Dr DisRespect’s NFT game is where players choose the developmental features that are better on paper than in practice.

Dr DisRespect is making a video game, but it’s not as amazing as you might think. Prior to doing major streaming, The Two-Time was a stage developer for Call of Duty. Before seeing his doctor without credit, he went by the name of Guy Beahm and was a professional sports player. For his new game, called Project Moon, he’s at a higher level than ever, but he’s not the only streamer who decided to make video games as easy as possible. playing them. However, the design for the game is very different, and we can’t help it.

On paper, the basic ideas of the project are good. Permanent pieces (limited pieces of the game) will be released from time to time, and the game will change according to the player’s intentions. Personally, I don’t like this idea of ​​trying out games: players don’t have to be the best judge of what they want, because the public wants the safety of the game. locals, and people want to surprise. It doesn’t tell the standard game what the studios have to pay. I know the games are fun and Doc is rad, and the development of ‘democratizing’ is public — please, but what he’s doing is using his community for free.

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related: Dr DisRespect’s NFT game is a Star Citizen for Gen Z

Finding people to work for free is not your problem. First of all, you need to have a special DisRespect NFT Doctor in the community, it’s just stupid. No gaming console has the best NFT concepts, as the coolest NFT console – the Polium One – proves. While it’s a good idea to let your players do your game, and I continue it’s not a good idea, the NFT one is the one that didn’t start. It is like developing the best political system, fair and just in the world, full of evaluations and balances, to ensure that leaders have the strength to change but not enough to do them harm. , and then say that each time you choose you need to. pee in your pants.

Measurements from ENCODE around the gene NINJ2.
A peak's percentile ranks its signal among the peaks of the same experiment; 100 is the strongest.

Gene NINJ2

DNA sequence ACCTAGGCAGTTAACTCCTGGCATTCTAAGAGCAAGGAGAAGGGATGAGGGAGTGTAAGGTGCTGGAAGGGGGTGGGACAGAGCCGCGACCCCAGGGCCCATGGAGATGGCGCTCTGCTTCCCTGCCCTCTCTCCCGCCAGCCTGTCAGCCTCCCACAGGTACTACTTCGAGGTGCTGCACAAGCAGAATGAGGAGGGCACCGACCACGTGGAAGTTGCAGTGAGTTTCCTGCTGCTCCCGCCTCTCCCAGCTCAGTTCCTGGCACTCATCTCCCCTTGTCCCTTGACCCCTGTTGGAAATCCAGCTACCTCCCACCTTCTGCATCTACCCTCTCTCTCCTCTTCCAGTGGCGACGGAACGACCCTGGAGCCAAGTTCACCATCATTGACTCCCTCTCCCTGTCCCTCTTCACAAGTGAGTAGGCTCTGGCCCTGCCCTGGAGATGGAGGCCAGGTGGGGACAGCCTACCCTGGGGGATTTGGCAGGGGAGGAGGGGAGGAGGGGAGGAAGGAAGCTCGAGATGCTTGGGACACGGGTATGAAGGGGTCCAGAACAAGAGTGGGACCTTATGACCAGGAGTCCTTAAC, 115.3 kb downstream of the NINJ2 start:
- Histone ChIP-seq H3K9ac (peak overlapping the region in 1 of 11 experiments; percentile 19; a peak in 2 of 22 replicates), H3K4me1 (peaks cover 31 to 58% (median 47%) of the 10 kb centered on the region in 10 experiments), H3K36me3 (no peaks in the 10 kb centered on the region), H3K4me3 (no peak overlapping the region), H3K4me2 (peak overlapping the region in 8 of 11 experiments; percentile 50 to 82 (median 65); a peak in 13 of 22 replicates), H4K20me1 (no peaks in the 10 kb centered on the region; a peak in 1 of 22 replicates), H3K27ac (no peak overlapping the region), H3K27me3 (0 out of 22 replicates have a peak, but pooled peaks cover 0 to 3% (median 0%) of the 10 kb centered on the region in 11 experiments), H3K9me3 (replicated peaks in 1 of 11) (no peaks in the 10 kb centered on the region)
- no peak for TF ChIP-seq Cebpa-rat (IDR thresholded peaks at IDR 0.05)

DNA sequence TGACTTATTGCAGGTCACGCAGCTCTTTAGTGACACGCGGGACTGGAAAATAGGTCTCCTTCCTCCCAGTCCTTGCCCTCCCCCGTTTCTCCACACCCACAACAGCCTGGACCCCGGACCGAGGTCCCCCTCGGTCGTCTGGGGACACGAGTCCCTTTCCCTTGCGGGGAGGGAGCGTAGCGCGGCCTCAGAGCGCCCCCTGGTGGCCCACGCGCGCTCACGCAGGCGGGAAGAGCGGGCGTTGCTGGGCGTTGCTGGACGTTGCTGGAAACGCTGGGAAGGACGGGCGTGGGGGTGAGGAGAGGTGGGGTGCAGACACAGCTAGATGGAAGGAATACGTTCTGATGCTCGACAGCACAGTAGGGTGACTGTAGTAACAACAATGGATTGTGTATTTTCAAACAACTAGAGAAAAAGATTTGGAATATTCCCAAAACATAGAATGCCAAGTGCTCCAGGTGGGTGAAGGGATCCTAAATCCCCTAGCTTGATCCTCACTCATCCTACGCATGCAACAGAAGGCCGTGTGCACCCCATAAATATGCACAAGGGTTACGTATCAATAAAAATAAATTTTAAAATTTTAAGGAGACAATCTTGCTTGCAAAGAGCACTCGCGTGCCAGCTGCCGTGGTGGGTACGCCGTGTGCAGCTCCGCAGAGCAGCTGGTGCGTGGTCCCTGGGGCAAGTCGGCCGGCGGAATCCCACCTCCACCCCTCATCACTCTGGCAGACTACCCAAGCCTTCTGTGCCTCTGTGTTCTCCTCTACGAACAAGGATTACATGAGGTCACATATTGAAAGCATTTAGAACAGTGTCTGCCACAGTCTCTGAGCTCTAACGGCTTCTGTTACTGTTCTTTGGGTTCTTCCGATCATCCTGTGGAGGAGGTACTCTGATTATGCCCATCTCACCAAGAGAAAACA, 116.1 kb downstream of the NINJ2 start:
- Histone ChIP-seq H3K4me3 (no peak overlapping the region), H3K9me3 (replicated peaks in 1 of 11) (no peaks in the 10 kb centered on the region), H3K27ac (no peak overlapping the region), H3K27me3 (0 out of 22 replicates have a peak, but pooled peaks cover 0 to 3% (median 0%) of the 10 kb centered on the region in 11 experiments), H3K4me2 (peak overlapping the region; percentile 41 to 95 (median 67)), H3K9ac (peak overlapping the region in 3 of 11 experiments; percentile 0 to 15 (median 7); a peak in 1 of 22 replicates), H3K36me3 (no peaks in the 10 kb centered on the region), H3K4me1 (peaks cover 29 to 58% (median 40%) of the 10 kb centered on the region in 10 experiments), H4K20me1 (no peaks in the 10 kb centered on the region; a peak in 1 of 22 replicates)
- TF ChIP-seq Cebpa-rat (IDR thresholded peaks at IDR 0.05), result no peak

But let’s leave the NFT thing for now. Let’s assume the senate doesn’t stink. Let’s move on to the next flaw of the project. These pieces will be released every six weeks, for a very short time. What happens if a show is not ready after six weeks and the community hates it? Is this mind game play kind of a scene that can be done well with as much time as possible? How long will the remainder of the game be pre -planned so that players can refuse a feature every six weeks? If a model is approved then it is praised, but because it is not wanted, where does the game go from here?

In fact, you can say that I am just looking for problems. Maybe it’s done with a better mindset, and doesn’t have as much unilateral power over players as Doc does. The idea is worrying about these questions.

Forbes columnist Paul Tassi, an expert in live shots. on Twitter to ask if it could be changed in six weeks. The response from game devs was ‘no really’. Doc also said to himself, “Damn forget we run our programs by the ‘Gamedev folks’. They think it’s good,” which is what sounds like a kind of bad luck.

I can understand streams telling their listeners not to trust shill corrupt journalists, even though they take our work and read it on the bulletin board as ‘basic disease’, or They do not trust the news and guidance we give them. I have. We don’t play games and we talk about them as professionals. But I’m not sure I see the danger of asking real game devs whose jobs are to see these things if another game design can be planned. That Doc returns a trivial question that isn’t answered in a way that isn’t good for the whole game.


Would a live shooter have a bunch of NFT bros hanging out with their favorite drunk stream? I mean, does it sound right? There is a wealth of live shooters, but it is a highly expanded market that has been tried by triple-A teams and never entered. Doc may work differently, but I think he will get the same results, and that is gracious.

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